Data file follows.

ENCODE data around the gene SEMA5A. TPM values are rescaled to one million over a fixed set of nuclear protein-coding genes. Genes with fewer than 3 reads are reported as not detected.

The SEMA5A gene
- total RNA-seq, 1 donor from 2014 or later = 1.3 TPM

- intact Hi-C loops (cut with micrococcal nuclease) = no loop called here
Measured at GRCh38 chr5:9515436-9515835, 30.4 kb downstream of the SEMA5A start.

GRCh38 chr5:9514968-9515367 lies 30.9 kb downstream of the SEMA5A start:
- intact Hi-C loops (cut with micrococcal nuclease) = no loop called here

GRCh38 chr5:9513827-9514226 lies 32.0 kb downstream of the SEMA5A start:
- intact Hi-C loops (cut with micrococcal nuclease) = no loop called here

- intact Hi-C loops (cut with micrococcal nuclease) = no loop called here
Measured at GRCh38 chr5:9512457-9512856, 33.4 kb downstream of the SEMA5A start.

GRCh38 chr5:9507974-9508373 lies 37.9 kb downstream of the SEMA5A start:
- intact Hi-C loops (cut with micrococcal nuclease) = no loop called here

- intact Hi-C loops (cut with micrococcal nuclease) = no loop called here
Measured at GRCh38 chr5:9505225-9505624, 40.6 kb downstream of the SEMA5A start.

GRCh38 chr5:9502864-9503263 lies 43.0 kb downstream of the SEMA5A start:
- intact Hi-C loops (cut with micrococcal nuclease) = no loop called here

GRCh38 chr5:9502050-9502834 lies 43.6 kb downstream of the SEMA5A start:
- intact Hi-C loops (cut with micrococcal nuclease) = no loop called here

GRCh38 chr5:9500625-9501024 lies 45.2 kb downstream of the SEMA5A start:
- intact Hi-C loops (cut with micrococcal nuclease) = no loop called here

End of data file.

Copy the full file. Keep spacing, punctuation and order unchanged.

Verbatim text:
ENCODE data around the gene SEMA5A. TPM values are rescaled to one million over a fixed set of nuclear protein-coding genes. Genes with fewer than 3 reads are reported as not detected.

The SEMA5A gene
- total RNA-seq, 1 donor from 2014 or later = 1.3 TPM

- intact Hi-C loops (cut with micrococcal nuclease) = no loop called here
Measured at GRCh38 chr5:9515436-9515835, 30.4 kb downstream of the SEMA5A start.

GRCh38 chr5:9514968-9515367 lies 30.9 kb downstream of the SEMA5A start:
- intact Hi-C loops (cut with micrococcal nuclease) = no loop called here

GRCh38 chr5:9513827-9514226 lies 32.0 kb downstream of the SEMA5A start:
- intact Hi-C loops (cut with micrococcal nuclease) = no loop called here

- intact Hi-C loops (cut with micrococcal nuclease) = no loop called here
Measured at GRCh38 chr5:9512457-9512856, 33.4 kb downstream of the SEMA5A start.

GRCh38 chr5:9507974-9508373 lies 37.9 kb downstream of the SEMA5A start:
- intact Hi-C loops (cut with micrococcal nuclease) = no loop called here

- intact Hi-C loops (cut with micrococcal nuclease) = no loop called here
Measured at GRCh38 chr5:9505225-9505624, 40.6 kb downstream of the SEMA5A start.

GRCh38 chr5:9502864-9503263 lies 43.0 kb downstream of the SEMA5A start:
- intact Hi-C loops (cut with micrococcal nuclease) = no loop called here

GRCh38 chr5:9502050-9502834 lies 43.6 kb downstream of the SEMA5A start:
- intact Hi-C loops (cut with micrococcal nuclease) = no loop called here

GRCh38 chr5:9500625-9501024 lies 45.2 kb downstream of the SEMA5A start:
- intact Hi-C loops (cut with micrococcal nuclease) = no loop called here